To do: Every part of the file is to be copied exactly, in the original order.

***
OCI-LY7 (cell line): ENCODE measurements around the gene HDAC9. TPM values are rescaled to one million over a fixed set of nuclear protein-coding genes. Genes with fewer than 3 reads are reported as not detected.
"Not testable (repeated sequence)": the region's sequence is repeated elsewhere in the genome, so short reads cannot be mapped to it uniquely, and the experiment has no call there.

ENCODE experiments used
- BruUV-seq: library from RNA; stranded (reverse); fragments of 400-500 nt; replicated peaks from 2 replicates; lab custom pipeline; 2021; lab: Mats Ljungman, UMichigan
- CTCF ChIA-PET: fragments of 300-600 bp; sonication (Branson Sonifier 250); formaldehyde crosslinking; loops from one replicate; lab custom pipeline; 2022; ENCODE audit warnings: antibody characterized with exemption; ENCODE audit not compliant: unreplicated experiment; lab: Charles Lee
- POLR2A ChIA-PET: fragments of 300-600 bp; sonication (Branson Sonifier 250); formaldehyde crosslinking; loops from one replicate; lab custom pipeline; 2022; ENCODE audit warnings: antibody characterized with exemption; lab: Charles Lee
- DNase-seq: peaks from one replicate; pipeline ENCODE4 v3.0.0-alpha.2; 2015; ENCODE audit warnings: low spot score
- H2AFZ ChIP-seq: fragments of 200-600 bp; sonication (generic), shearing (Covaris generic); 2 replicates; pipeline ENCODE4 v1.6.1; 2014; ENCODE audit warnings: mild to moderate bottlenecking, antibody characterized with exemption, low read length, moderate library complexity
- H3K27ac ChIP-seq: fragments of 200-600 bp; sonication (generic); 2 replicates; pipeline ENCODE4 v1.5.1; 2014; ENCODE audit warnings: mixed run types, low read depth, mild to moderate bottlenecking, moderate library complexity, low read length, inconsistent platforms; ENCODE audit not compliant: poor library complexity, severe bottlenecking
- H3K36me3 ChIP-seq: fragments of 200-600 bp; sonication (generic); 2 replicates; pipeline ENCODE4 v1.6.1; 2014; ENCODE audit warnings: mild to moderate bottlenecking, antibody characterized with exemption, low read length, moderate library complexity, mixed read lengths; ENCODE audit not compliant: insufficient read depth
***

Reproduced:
OCI-LY7 (cell line): ENCODE measurements around the gene HDAC9. TPM values are rescaled to one million over a fixed set of nuclear protein-coding genes. Genes with fewer than 3 reads are reported as not detected.
"Not testable (repeated sequence)": the region's sequence is repeated elsewhere in the genome, so short reads cannot be mapped to it uniquely, and the experiment has no call there.

ENCODE experiments used
- BruUV-seq: library from RNA; stranded (reverse); fragments of 400-500 nt; replicated peaks from 2 replicates; lab custom pipeline; 2021; lab: Mats Ljungman, UMichigan
- CTCF ChIA-PET: fragments of 300-600 bp; sonication (Branson Sonifier 250); formaldehyde crosslinking; loops from one replicate; lab custom pipeline; 2022; ENCODE audit warnings: antibody characterized with exemption; ENCODE audit not compliant: unreplicated experiment; lab: Charles Lee
- POLR2A ChIA-PET: fragments of 300-600 bp; sonication (Branson Sonifier 250); formaldehyde crosslinking; loops from one replicate; lab custom pipeline; 2022; ENCODE audit warnings: antibody characterized with exemption; lab: Charles Lee
- DNase-seq: peaks from one replicate; pipeline ENCODE4 v3.0.0-alpha.2; 2015; ENCODE audit warnings: low spot score
- H2AFZ ChIP-seq: fragments of 200-600 bp; sonication (generic), shearing (Covaris generic); 2 replicates; pipeline ENCODE4 v1.6.1; 2014; ENCODE audit warnings: mild to moderate bottlenecking, antibody characterized with exemption, low read length, moderate library complexity
- H3K27ac ChIP-seq: fragments of 200-600 bp; sonication (generic); 2 replicates; pipeline ENCODE4 v1.5.1; 2014; ENCODE audit warnings: mixed run types, low read depth, mild to moderate bottlenecking, moderate library complexity, low read length, inconsistent platforms; ENCODE audit not compliant: poor library complexity, severe bottlenecking
- H3K36me3 ChIP-seq: fragments of 200-600 bp; sonication (generic); 2 replicates; pipeline ENCODE4 v1.6.1; 2014; ENCODE audit warnings: mild to moderate bottlenecking, antibody characterized with exemption, low read length, moderate library complexity, mixed read lengths; ENCODE audit not compliant: insufficient read depth